Close Menu
Las Vegas Personal Injury Lawyer > Blog > Car Accident > Police Chases Can and Do Injure Innocents — What Can You Do?

Police Chases Can and Do Injure Innocents — What Can You Do?

Police Chases Can and Do Injure Innocents — What Can You Do?

You see them on the news, and they tend to captivate us: police chases. While we may watch them unfold in real-time, we often don’t give much thought to how dangerous police chases are, to the other drivers on the roads.

Why So Dangerous?

The first thing that makes them so dangerous is perhaps obvious: There is not one, but at least two (and perhaps more, if multiple officers are in pursuit) vehicles that are exceeding the speed limit — by a lot. Those vehicles aren’t just driving fast, they may be blowing through intersections as well.

As if that wasn’t bad enough, presumably, one of those cars (that of the escaping person), likely doesn’t care too much about others’ safety on the roadway.

Immunity? Not Exactly

Yes, police officers and their departments are generally immune from liability for accidents they cause during police pursuits. But that assumes that they are following the rules for pursuits. And while it seems distasteful to hold officers accountable for injuries they cause while doing their job, chasing after criminals, they still must know when — and when not — to engage in a high-speed pursuit.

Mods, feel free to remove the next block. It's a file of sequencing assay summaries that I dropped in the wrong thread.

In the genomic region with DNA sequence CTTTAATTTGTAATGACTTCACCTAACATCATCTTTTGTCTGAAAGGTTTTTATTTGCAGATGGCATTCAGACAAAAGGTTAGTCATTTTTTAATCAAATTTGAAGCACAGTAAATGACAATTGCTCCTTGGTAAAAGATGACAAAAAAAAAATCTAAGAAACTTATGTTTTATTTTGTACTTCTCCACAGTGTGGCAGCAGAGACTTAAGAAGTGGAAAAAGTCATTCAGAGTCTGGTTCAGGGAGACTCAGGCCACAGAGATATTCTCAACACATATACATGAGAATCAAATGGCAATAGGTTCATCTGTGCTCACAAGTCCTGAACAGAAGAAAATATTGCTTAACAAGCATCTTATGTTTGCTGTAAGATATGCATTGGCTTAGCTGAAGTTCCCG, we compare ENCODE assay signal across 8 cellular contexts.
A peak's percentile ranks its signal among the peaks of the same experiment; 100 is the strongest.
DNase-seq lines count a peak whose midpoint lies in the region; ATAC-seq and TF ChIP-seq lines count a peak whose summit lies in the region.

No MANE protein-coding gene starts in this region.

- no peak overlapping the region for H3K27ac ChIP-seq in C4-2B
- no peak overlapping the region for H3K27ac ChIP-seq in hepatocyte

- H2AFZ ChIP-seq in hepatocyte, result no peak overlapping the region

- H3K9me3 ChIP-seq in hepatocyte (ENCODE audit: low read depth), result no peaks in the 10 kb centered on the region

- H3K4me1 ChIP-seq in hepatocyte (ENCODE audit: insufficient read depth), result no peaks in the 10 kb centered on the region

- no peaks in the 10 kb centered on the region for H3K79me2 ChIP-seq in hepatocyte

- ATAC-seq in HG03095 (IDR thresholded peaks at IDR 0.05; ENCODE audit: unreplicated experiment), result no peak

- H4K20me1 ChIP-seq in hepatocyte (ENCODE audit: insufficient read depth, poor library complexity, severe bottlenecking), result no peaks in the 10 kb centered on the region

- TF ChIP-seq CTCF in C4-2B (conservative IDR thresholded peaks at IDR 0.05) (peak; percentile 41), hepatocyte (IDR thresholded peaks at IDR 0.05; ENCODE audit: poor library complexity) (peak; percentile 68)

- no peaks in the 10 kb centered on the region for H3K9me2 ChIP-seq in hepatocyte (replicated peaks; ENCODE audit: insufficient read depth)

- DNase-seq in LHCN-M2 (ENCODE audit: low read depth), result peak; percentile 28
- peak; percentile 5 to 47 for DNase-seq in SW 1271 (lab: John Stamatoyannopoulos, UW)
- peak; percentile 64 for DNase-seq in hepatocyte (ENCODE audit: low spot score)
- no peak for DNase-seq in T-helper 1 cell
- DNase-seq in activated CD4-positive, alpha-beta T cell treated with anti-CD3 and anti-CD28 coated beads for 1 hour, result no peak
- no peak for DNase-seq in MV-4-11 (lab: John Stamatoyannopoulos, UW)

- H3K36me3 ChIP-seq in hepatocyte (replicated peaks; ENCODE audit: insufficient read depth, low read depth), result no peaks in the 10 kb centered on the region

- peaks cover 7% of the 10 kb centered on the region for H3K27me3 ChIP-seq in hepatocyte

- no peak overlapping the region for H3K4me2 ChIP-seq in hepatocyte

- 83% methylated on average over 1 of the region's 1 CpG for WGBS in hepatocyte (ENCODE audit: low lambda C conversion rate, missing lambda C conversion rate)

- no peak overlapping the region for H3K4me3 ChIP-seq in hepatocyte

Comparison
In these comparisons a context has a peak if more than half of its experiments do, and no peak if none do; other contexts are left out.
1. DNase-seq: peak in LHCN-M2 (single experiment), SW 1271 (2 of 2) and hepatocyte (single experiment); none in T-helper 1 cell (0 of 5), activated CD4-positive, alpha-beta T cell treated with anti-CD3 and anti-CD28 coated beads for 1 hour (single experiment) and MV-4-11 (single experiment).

Every police department has its own rules about when a police officer should engage in a high-speed pursuit. But all departments generally follow the same formula: They weigh the threat to the general public by the criminal getting away, against the danger to the public of engaging in a high-speed pursuit.

That balancing requires the consideration of several factors. The most obvious may be, how dangerous is the escaping criminal, and what crime that criminal allegedly committed.

Other factors may include neighborhoods and roads. A high-speed chase down the Las Vegas strip would be something that officers would have to seriously consider doing, given how many people and cars are there. But a chase down a highway may be a bit “safer” for police to engage in (although no chase is completely safe).

Other Requirements

And even if the balancing act weighs in favor of continuing the pursuit, there are still requirements that almost every department puts on pursuing police, such as the requirement that lights and sirens be on, to alert other drivers on the roads, or when approaching intersections.

Proof Problems

Police chase accidents aren’t always easy to prove.

Many juries, understandably, give great weight to what police officers do and understand the dangers of their job. Suing a police officer for an injury in a police chase isn’t so much about “second-guessing” police officers, or preventing them from doing their jobs — it’s about the necessity to know when, and when not to safely endanger the public to carry out law enforcements’ duties.

Contact the Las Vegas personal injury lawyers at Cameron Law today for a free consultation if you have been injured by police or in the course of a high-speed police chase.

Facebook Twitter LinkedIn